/[gentoo]/xml/htdocs/doc/en/handbook/hb-install-ppc-disk.xml
Gentoo

Contents of /xml/htdocs/doc/en/handbook/hb-install-ppc-disk.xml

Parent Directory Parent Directory | Revision Log Revision Log


Revision 1.4 - (show annotations) (download) (as text)
Sun Apr 4 19:41:25 2004 UTC (10 years, 5 months ago) by pylon
Branch: MAIN
Changes since 1.3: +18 -6 lines
File MIME type: application/xml
Clearified the instructions about the bootstrap-partition.  There were many
users who still not understood that boot-strap != /boot.

Furthermore we need to bind-mount /dev into the chroot, so that yabootconfig
works.  See bug #44924.

1 <?xml version='1.0' encoding='UTF-8'?>
2 <!DOCTYPE sections SYSTEM "/dtd/book.dtd">
3
4 <!-- The content of this document is licensed under the CC-BY-SA license -->
5 <!-- See http://creativecommons.org/licenses/by-sa/1.0 -->
6
7 <!-- $Header: /var/cvsroot/gentoo/xml/htdocs/doc/en/handbook/hb-install-ppc-disk.xml,v 1.3 2004/04/03 08:37:01 bennyc Exp $ -->
8
9 <sections>
10 <section>
11 <title>Introduction to Block Devices</title>
12 <subsection>
13 <title>Block Devices</title>
14 <body>
15
16 <p>
17 We'll take a good look at disk-oriented aspects of Gentoo Linux
18 and Linux in general, including Linux filesystems, partitions and block devices.
19 Then, once you're familiar with the ins and outs of disks and filesystems,
20 you'll be guided through the process of setting up partitions and filesystems
21 for your Gentoo Linux installation.
22 </p>
23
24 <p>
25 To begin, we'll introduce <e>block devices</e>. The most famous block device is
26 probably the one that represents the first IDE drive in a Linux system, namely
27 <path>/dev/hda</path>. If your system uses SCSI drives, then your first hard
28 drive would be <path>/dev/sda</path>.
29 </p>
30
31 <p>
32 The block devices above represent an abstract interface to the disk. User
33 programs can use these block devices to interact with your disk without worrying
34 about whether your drives are IDE, SCSI or something else. The program can
35 simply address the storage on the disk as a bunch of contiguous,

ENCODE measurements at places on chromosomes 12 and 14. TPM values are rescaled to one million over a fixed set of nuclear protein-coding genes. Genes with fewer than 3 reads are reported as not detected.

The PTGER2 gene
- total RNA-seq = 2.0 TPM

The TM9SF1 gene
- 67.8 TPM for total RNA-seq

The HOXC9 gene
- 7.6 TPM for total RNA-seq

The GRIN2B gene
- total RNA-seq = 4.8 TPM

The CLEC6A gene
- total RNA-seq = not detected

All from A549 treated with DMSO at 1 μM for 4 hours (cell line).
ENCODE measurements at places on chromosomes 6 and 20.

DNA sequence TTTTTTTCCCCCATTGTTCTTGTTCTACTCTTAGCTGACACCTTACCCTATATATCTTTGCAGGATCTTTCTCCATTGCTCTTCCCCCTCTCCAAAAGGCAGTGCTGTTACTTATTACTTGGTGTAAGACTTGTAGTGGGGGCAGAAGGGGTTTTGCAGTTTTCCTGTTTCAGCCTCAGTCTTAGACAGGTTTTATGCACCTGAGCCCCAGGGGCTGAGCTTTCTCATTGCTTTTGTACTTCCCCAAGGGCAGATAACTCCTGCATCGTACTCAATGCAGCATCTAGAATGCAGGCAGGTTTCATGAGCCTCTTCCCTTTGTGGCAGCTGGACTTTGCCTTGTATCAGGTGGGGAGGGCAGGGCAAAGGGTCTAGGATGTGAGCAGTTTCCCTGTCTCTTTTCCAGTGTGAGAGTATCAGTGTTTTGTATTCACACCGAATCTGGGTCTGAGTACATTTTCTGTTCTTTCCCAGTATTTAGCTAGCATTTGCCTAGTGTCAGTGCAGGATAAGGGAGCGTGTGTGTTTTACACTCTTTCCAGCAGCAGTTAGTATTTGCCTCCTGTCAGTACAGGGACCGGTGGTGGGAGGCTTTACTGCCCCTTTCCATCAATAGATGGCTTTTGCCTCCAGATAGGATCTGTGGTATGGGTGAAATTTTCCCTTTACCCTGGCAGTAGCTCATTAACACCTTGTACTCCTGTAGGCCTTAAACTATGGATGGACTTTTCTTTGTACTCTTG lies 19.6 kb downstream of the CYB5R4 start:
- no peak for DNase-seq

36 randomly-accessible 512-byte blocks.
37 </p>
38
39 </body>
40 </subsection>
41 <subsection>
42 <title>Partitions and Slices</title>
43 <body>
44
45 <p>
46 Although it is theoretically possible to use a full disk to house your Linux
47 system, this is almost never done in practice. Instead, full disk block devices
48 are split up in smaller, more manageable block devices. On most systems,
49 these are called <e>partitions</e>. Other architectures use a similar technique,
50 called <e>slices</e>.
51 </p>
52
53 </body>
54 </subsection>
55 </section>
56 <section>
57 <title>Designing a Partitioning Scheme</title>
58 <subsection>
59 <title>Default Partitioning Scheme</title>
60 <body>
61
62 <p>
63 If you are not interested in drawing up a partitioning scheme for your system,
64 you can use the partitioning scheme we use throughout this book:
65 </p>
66
67 <table>
68 <tr>
69 <th>Partition NewWorld</th>
70 <th>Partition OldWorld</th>
71 <th>Filesystem</th>
72 <th>Size</th>
73 <th>Description</th>
74 </tr>
75 <tr>
76 <ti><path>/dev/hda1</path></ti>
77 <ti>(Not needed)</ti>
78 <ti>(bootstrap)</ti>
79 <ti>800k</ti>
80 <ti>Apple_Bootstrap</ti>
81 </tr>
82 <tr>
83 <ti><path>/dev/hda2</path></ti>
84 <ti><path>/dev/hda1</path></ti>
85 <ti>(swap)</ti>
86 <ti>512M</ti>
87 <ti>Swap partition</ti>
88 </tr>
89 <tr>
90 <ti><path>/dev/hda3</path></ti>
91 <ti><path>/dev/hda2</path></ti>
92 <ti>ext3</ti>
93 <ti>Rest of the disk</ti>
94 <ti>Root partition</ti>
95 </tr>
96 </table>
97
98 <p>